And that leads us to another side of Kavakos’ artistry. For a period, from 2007, he conducted Salzburg’s Mozarteum Orchestra. More recently he’s built up a portfolio guest-conducting career that’s seen him directing (among others) the New York Philharmonic, the Chamber Orchestra of Europe and the Budapest Festival Orchestra. Does he hanker after a permanent conducting post with a major orchestra?

“One thing that I realised early on was that I was never ambitious,” he says. “I think that life knows always better what to bring. Of course, that doesn't mean that you just sit on the couch waiting – you have to go out there and work, prepare and dream, and try and make things happen. But conducting has always been very fascinating to me, especially after I heard Bruckner for the first time, because the orchestral sound in Bruckner is something that you just can't copy. Of course, I started much smaller, with a chamber orchestra. Then later it developed into much bigger repertoire. Having said that, I’m not going to be doing only Bruckner”.

Kavakos conducts Dvořák’s Seventh Symphony with the Orchestre philharmonique de Radio France.

He can say that again: already in 2023, he’s conducted Prokofiev’s massive Sixth Symphony, as well as Haydn and Brahms. But here, again, it’s that chamber music impulse at work – the desire to make music as part of a team. “As a soloist you have your back to the orchestra most of the time. As a conductor, you’re talking to them; you can communicate with the musicians. And you have the challenge to create a sound, just as you do when you play the violin. But it’s a much more communicative thing than playing as a soloist or being alone on stage doing Bach, or whatever”.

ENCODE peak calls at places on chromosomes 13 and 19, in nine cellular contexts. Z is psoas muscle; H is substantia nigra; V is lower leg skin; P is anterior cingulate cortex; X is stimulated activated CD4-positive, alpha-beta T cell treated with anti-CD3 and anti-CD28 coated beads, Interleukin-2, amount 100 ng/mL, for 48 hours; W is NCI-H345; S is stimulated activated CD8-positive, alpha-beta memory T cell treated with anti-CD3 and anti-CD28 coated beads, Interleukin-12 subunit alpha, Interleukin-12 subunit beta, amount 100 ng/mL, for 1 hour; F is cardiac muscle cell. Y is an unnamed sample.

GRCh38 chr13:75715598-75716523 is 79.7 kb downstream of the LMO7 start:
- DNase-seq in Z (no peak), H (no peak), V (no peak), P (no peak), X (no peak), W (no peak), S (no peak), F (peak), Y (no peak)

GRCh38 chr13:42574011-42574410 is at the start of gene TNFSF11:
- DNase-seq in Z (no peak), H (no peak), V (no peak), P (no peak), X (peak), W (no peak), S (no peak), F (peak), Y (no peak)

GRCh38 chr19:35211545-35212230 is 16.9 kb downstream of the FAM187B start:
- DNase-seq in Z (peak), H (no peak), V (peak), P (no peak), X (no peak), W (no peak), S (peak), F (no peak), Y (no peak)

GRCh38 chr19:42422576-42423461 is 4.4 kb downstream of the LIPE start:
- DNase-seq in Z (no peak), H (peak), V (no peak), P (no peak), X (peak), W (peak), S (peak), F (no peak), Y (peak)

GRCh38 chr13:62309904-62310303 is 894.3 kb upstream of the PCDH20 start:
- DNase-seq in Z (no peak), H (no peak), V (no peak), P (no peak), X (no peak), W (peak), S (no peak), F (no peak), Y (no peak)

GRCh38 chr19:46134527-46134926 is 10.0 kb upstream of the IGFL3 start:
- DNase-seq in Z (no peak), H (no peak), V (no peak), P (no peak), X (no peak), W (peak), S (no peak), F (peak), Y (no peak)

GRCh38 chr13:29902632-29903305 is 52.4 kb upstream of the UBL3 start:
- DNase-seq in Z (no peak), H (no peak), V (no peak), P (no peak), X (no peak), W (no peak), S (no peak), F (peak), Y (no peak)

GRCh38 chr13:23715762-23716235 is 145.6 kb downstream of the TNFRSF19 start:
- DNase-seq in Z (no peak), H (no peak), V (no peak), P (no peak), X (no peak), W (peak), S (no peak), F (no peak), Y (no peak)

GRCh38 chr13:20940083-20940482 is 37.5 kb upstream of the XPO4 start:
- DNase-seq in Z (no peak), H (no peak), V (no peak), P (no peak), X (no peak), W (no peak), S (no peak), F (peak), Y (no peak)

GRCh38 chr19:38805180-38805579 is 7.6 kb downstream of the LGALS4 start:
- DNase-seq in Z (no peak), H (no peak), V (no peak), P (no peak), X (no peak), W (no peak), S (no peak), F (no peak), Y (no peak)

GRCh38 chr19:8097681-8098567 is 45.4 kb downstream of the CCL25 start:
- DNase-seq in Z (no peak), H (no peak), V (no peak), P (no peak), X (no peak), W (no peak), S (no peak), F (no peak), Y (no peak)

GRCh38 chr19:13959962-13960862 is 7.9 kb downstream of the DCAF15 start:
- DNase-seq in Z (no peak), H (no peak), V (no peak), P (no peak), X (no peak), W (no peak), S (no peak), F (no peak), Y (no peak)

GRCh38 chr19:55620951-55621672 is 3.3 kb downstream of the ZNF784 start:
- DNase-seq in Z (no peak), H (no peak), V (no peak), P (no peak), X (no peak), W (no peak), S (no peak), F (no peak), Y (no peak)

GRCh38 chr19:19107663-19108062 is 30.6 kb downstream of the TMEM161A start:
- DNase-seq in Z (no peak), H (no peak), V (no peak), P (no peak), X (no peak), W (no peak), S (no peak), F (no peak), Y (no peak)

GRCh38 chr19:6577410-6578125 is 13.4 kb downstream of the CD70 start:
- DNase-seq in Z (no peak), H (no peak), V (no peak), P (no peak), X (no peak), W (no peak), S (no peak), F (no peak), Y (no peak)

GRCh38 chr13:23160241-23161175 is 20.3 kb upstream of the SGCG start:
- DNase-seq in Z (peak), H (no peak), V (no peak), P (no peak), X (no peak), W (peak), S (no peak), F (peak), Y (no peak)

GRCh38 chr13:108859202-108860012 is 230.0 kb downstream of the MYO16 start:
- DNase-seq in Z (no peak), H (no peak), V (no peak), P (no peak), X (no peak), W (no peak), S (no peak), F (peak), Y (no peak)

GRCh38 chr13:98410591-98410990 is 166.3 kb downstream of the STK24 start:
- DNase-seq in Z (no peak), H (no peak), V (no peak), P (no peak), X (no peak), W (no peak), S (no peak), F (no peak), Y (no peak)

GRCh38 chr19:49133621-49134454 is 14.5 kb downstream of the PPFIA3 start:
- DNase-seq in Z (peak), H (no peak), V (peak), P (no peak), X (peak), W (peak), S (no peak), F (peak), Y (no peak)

And communication, it seems, is what makes Leonidas Kavakos tick. For now, he has Tchaikovsky to rediscover – and breakfast to find. Neither can be taken for granted. But behind it all lies that one, constant impulse, without which he wouldn’t be the artist he is. “I just love to communicate with people” he says. “One of the biggest problems of our time is the lack of understanding and compassion and solidarity for each other. We are creating, maybe, some kind of a cacophony in society. But chamber music tells us – ‘Look guys, whoever you are, we love you, we appreciate you, whatever. But now, please let’s sit down and try to make something good together’.”


Leonidas Kavakos performs Tchaikovsky’s Violin Concerto with Hans Graf and the Singapore Symphony Orchestra on
13th and 14th October at Victoria Concert Hall. His recital with Enrico Pace is on Sunday 15th October.

This article was sponsored by the Singapore Symphony Orchestra.